Although I had pre-made some falafel patties to have with hummus, pita and veggies for lunch we decided to treat ourselves to a diner sitting just a few yards off the trail.  The best part of the meal for me was letting my booty rest on the squishy booth, sweet, sweet relief!  We rode side-by-side for the next 20 miles or so, cracking up at our lame jokes and encouraging each other on.  One more snack break in Norristown and all of a sudden we were in the city again.  The ride home from the trail is a complete blur to me, my mind was focused only on a cold shower and our couch.  The one and only safety incident we had on the trip happened 4 blocks from home when a police officer nearly doored Pat while getting out to talk to a bike cop.  But we made it home in one piece and the rest of the night was spent chillin’ and reducing a large pizza to crumbs.

Here are some things we learned:

1. GPS is an absolute MUST.  We were rewarded for this mistake though because REI had a brief mega-sale on them the day we got home and I picked up a Garmin GPSMAP 62s for 30% off- score!

2. Eat a lot.  I think we learned this last year when we went on our first long haul, but it’s good to keep in mind.  I can get really cranky when my blood sugar dips!  I’m planning on taking a small, soft-side cooler next time we do an overnight.  Also bring more water.  We stopped at CVS on the way there and back for big Gatorades.

3. Our plan for Europe is totally do-able.  Not that I really doubted that… but thinking/writing about it is one thing, actually doing it is another.  So this showed me that we will face some challenges in our trip but that they will be more than worth it.

Lastly, sorry for the lack of pictures– we were pretty focused on biking.  I want our next trip to be a 3-day weekend so we won’t feel so rushed for time.  At the end of the trip we had logged 121 miles and over 10 hours in the saddle!  Not too shabby for two Long Haul Truckers’ first really long haul :)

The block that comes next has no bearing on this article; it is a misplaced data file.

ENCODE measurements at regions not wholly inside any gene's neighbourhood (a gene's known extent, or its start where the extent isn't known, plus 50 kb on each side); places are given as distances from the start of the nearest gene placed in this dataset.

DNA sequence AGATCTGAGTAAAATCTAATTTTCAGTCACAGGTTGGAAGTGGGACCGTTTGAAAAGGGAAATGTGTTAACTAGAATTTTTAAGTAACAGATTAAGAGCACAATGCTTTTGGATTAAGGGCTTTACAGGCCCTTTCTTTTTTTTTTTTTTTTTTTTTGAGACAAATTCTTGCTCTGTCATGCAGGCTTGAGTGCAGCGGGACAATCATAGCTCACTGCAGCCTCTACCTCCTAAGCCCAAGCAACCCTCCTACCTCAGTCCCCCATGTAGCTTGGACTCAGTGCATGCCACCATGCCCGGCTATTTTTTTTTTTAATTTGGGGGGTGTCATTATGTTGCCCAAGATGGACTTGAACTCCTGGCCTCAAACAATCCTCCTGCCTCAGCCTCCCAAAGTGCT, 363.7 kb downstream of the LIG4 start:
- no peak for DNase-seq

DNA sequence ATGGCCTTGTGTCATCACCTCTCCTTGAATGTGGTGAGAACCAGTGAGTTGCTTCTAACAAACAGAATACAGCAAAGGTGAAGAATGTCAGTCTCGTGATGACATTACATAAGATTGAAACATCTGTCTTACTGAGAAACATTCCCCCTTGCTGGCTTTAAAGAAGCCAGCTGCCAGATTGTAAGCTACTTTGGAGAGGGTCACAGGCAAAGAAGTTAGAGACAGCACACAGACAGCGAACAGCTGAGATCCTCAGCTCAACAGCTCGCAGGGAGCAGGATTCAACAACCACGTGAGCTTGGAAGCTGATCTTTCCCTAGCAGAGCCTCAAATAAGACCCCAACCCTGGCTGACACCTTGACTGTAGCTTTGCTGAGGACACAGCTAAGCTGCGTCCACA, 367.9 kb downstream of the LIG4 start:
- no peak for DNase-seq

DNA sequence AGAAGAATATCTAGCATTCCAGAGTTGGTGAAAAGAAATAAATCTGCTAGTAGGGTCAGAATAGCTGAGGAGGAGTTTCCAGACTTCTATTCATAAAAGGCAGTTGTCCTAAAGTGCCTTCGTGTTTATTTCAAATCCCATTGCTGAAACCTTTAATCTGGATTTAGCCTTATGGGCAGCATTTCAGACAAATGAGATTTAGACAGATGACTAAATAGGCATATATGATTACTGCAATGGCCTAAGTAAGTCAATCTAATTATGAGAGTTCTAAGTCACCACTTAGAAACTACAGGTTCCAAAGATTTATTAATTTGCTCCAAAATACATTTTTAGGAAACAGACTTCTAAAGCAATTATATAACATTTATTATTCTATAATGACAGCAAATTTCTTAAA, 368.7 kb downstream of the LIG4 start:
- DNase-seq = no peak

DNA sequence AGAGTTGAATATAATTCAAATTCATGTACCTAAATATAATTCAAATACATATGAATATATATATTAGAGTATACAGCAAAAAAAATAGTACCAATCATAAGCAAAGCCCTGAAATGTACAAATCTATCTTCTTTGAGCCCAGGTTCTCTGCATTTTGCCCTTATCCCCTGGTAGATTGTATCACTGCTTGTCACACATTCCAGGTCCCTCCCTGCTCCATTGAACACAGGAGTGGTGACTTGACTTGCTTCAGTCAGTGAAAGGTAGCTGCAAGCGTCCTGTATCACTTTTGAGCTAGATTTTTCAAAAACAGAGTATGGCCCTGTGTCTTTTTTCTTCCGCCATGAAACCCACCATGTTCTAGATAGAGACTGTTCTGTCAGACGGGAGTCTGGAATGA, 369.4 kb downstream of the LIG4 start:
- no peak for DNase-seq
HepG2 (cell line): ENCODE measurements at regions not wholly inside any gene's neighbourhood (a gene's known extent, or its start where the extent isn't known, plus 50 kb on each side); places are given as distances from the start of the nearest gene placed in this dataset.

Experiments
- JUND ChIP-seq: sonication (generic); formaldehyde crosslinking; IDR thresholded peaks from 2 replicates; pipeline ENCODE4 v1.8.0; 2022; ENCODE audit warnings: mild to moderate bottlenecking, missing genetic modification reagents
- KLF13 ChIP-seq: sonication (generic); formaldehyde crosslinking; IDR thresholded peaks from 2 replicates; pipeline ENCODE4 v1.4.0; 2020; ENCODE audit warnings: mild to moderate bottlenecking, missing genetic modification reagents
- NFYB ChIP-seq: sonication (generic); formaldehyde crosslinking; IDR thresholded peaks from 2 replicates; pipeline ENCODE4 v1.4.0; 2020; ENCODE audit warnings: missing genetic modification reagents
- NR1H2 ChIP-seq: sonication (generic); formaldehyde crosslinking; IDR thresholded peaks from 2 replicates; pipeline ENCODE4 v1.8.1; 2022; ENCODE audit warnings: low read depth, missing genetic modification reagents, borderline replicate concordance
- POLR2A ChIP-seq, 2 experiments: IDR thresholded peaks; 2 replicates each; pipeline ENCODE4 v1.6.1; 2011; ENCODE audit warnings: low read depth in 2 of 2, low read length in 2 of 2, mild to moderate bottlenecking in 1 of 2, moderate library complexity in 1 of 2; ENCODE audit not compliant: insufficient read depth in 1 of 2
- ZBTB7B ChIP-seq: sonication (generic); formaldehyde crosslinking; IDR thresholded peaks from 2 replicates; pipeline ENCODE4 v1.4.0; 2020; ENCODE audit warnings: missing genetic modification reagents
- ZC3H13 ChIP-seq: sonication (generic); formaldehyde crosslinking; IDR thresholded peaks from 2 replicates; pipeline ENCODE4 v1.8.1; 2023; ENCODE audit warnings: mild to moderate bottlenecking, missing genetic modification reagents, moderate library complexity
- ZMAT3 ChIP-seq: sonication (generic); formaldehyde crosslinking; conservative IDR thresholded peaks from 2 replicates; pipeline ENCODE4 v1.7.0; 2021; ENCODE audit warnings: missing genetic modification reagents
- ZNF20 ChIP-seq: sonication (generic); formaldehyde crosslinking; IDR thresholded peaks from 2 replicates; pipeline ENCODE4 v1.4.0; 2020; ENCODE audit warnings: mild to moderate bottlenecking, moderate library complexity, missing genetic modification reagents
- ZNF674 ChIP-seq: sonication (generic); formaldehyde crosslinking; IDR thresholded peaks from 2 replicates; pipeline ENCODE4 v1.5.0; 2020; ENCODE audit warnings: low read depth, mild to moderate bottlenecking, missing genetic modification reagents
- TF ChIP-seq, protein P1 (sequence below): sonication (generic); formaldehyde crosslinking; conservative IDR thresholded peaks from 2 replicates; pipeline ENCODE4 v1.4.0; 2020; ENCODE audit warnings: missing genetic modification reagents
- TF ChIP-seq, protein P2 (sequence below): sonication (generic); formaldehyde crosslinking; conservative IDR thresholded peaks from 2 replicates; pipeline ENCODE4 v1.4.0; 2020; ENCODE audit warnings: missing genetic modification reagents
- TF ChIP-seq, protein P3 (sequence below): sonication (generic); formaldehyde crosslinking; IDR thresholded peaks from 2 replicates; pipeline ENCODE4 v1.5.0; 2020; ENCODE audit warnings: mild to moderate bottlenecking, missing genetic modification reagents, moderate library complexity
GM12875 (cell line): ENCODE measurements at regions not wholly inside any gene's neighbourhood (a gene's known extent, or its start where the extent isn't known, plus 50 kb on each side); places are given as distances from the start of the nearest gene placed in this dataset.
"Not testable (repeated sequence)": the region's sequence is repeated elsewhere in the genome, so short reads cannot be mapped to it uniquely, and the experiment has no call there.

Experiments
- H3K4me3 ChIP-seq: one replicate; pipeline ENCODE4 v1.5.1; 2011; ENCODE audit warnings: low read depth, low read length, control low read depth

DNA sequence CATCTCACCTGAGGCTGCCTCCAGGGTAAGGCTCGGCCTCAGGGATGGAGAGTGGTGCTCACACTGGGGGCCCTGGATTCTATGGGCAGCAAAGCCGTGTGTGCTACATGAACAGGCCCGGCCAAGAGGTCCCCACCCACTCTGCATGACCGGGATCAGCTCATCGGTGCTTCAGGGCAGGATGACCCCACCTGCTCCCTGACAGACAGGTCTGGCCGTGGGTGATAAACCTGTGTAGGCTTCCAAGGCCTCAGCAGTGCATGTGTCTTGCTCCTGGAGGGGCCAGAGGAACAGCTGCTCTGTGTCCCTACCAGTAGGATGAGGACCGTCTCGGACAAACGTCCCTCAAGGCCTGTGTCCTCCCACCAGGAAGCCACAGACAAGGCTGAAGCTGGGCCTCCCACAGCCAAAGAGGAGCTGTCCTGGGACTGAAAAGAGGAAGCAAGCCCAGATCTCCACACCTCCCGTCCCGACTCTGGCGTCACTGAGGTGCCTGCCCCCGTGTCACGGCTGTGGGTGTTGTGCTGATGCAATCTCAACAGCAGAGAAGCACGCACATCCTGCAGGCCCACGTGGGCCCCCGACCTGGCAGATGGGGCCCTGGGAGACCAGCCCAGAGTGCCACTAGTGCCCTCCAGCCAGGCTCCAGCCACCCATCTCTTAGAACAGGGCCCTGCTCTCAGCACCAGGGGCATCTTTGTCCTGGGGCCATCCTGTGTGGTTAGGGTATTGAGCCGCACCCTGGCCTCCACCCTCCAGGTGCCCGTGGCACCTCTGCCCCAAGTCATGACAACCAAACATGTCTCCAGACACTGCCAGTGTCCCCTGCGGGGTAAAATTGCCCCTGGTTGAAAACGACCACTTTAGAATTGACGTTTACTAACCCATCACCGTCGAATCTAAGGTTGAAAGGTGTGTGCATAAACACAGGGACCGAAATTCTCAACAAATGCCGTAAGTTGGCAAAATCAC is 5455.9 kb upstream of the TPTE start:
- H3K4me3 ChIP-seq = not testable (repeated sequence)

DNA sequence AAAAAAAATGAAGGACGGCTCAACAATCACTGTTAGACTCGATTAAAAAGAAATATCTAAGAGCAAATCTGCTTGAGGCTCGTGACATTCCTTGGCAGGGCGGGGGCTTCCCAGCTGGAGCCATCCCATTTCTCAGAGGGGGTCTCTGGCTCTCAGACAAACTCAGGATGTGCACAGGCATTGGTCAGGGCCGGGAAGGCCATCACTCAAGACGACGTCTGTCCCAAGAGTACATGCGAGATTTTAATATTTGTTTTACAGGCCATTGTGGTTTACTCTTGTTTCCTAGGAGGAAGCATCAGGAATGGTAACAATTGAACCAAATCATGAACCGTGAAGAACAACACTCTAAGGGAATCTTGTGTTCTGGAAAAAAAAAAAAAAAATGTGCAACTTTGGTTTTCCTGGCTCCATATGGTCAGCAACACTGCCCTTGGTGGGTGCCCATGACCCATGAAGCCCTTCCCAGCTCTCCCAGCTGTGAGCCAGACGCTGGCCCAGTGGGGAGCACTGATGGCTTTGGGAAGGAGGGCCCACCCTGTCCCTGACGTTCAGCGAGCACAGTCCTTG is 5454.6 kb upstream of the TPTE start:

Life is good!

Rolling through PA

I-80 cuts clear across Pennsylvania, 311 miles of pavement connecting the gently rolling Pocono mountains to the flat prairies of Nebraska and eventually on to the Sierra Nevada range in California.  Pat and I drove nearly all of the PA portion a few weekends ago to join my family for my Nana’s memorial service.  Spring was definitely creeping through the many valleys we passed though.  Some were vibrantly green while others still held on to winter gray.

Spring arriving

As we headed north out of Philadelphia we spotted huge storm clouds ahead. The radio station we were tuned into issued tornado warnings for the county we had just left.  Luckily the storm seemed to pass over without too much adverse effect.

A powerful storm

Driving toward clearer skies

By the time we got hungry for lunch the skies were nearly blue again.  We took a little detour to the Bald Eagle State Park.  It was really nice– lots of benches, a little lake with beach and clean bathrooms.  Sadly no bald eagles were sighted :(

Tall trees

We had a picnic, snapped a few pictures and then got back on the road.

Us by the lake

The forest smelled really good

It even had a babbling brook!

With many more miles to put behind us Pat set the cruise, I kept the jelly beans flowing and amused myself by taking out-the-car-window pictures.  I can’t wait until we’re touring on our bikes so I can get closer to the beautiful world around me.